I wish more people listened to us about this and respected, there are “treatments” that try to force people to stop just to make others more comfortable but ignores why someone does this and how to help that person, not just stopping and making the person feel worse, there isn’t much respect for people that harm themselves in any way.

  6. You are an awesome person.

  7. So interesting. I love this post, the comments really open my mind. I hope my daughter is able to articulate her inner self so eloquently when she is an adult. As an artist I thought it was something to be able to draw from memory or see 20 shades of blue when I look at the sky, but smelling emotions and feeling pain in colour is a really cool trick, wow!

  8. The two descriptions you have here are very similar to some of things that I experience, and I think you are correct that those working with autistics do not understand how we perceive the world. Part of the problem is that we ourselves many times never realize that we are experiencing the world different than other people.

    I have always assumed that everyone can feel the words that people say. When I mentioned this is casual conversation with my doctor he stopped me dead in my tracks. He had never heard anyone say they could feel the words, and I thought he was nuts! “What do you mean you can’t feel the words?” I asked him.

    I mistakenly assumed that everyone felt the vibrations when people around them spoke. Some words are smooth and soothing, where other sounds are like scratching your fingersnails across the blackboards–and oh dear, what it sounds like when more than one person is talking at the same time. Standing in a crowd of talking people makes me want to slither down to the floor and scream!

    I’ve never mentioned any of those “odd” ways that I perceive the world because I assumed (here my theory of mind deficit) that if I am hearing the sounds, and feeling the words–so are you. See the problem?

  9. Thank you for sharing! Incredible information. Parents, providers of services, and educators, desparately need to look beyond the obvious when it comes to SIB. I’ve always believed SIB provided something “curative” or helpful to my son because he seemed to never hurt himself through these behaviors. Quite the opposite. He seemed to feel better, so I never tried to stop him. Thanks for the information on smells! I’ve alwasy been a “sniffer” of people myself (when hugging them). My son used to identify people by smelling their hands. I find this subject fascinating and would love to learn more. I truly appreciate those with ASD sharing their perspective!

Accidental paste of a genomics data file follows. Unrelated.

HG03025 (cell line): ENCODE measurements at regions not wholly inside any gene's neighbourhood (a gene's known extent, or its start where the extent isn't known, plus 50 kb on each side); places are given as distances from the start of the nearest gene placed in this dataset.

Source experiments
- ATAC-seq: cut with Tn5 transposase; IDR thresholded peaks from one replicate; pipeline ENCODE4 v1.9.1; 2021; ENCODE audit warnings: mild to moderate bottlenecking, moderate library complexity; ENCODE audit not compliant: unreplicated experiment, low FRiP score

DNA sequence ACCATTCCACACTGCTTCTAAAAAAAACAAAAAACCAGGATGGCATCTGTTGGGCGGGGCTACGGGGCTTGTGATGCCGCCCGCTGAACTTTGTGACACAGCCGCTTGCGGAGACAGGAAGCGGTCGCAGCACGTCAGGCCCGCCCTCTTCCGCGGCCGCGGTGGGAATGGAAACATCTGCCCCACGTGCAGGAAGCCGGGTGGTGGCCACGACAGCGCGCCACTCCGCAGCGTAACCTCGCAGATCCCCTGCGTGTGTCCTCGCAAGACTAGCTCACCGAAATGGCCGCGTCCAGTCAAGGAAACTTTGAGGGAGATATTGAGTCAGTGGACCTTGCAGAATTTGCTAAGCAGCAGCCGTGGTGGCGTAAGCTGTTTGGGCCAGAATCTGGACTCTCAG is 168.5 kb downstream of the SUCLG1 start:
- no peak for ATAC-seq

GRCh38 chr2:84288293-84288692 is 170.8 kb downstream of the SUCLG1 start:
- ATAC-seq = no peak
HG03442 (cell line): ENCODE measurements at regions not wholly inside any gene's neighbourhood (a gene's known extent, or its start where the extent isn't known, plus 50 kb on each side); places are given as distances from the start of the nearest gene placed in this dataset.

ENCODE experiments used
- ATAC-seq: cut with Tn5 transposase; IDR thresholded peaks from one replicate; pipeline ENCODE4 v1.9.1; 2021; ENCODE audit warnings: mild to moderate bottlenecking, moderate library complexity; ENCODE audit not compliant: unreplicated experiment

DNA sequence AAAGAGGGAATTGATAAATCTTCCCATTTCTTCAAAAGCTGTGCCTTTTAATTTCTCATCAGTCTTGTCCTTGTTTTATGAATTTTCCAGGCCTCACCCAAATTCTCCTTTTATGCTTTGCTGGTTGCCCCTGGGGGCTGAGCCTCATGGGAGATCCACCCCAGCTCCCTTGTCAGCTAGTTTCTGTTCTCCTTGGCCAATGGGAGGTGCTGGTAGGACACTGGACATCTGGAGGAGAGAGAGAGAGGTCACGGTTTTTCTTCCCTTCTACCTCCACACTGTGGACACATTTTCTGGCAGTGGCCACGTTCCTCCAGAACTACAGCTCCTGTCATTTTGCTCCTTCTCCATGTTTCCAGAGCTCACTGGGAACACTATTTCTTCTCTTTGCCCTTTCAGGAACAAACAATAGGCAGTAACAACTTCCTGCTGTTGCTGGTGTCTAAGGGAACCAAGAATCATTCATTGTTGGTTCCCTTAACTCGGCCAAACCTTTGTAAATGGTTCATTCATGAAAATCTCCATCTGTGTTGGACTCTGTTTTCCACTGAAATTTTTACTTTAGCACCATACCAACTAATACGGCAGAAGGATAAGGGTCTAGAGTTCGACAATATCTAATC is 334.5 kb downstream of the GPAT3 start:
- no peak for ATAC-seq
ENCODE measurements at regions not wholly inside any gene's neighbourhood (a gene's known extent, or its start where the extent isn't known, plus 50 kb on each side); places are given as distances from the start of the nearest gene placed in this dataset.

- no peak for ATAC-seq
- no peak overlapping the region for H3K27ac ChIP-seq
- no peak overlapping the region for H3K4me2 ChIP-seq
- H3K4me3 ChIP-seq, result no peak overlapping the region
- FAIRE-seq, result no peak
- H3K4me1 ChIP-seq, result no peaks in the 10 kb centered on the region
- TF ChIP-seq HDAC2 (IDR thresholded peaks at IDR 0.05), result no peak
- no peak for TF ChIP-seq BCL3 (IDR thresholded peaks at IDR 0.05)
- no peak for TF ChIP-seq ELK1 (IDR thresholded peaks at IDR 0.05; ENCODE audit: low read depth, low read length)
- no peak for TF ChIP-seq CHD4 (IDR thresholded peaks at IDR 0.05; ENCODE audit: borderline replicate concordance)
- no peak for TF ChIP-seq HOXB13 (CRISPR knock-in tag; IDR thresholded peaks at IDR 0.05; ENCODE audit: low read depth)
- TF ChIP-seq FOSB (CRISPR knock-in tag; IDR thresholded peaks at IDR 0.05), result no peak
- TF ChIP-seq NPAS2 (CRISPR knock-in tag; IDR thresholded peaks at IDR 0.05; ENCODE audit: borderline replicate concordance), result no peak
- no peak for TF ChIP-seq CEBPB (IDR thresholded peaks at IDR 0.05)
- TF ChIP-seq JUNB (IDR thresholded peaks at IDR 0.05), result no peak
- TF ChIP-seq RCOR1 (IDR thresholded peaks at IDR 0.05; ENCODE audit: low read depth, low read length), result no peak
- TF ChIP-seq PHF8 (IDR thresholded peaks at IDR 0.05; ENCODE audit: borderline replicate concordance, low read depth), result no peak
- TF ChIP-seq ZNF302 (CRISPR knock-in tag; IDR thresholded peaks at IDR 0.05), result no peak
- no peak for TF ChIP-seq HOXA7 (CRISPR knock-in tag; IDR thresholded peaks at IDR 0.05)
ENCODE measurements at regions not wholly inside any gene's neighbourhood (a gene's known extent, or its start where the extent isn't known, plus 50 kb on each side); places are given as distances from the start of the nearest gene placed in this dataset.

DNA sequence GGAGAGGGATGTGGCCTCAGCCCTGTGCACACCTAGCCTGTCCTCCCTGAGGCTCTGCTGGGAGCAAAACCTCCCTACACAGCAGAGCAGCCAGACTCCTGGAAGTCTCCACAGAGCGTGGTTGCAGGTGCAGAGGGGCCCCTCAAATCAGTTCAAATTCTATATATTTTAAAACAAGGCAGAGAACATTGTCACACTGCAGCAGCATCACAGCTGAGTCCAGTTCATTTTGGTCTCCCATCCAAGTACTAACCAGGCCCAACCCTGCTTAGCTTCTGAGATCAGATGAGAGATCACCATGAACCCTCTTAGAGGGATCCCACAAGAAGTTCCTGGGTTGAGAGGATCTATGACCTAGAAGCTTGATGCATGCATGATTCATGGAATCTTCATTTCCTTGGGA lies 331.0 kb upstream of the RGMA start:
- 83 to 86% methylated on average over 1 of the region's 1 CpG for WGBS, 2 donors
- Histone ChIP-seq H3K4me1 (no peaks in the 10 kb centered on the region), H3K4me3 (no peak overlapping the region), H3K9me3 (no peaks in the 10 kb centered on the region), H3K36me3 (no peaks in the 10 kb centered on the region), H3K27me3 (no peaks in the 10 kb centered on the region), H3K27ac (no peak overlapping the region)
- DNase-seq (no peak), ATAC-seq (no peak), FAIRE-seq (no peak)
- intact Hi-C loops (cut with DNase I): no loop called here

10. my sensorys tell me YOU have often self harmed and YOU have been very anorexic .I AM A ADULT WITH ASPERGER SYNDROME.MARRIED 13 YEARS ,WE HAVE 3 CHILDREN.i have NEVER self harmed.but i have in the past been very very anorexic… i all so have ..M,E, and lot health problems.if you would like to ask me any thing please do.i often get your interesting blog.my e.mail is… markkent1962@hotmail.co.uk

    mark

  11. Mine is more of a question. I’m a single mom of my amazing 3 and a half year old daughter. In the last few months a lot has changed dramatically in our lives. My dad passed away from cancer. We traveled across the country. We’ve moved twice. And most of what we call her people are no longer a major part of her every day life. We recently moved in with a good friend of mine and her father and her year and a half year old daughter. In the last few weeks my daughter has started having complete meltdowns. Crying at everything. Then she started pinching her own face. Whenever I’m not in her site. If I go outside to smoke I come back in and her cheeks are beat red and swollen from the pinching. I ask her why. She says I don’t know mommy. I just love you so much.
    What may be causing her to do the pinching. How do I get her to stop. How do I fix it. It breaks my heart. I don’t understand.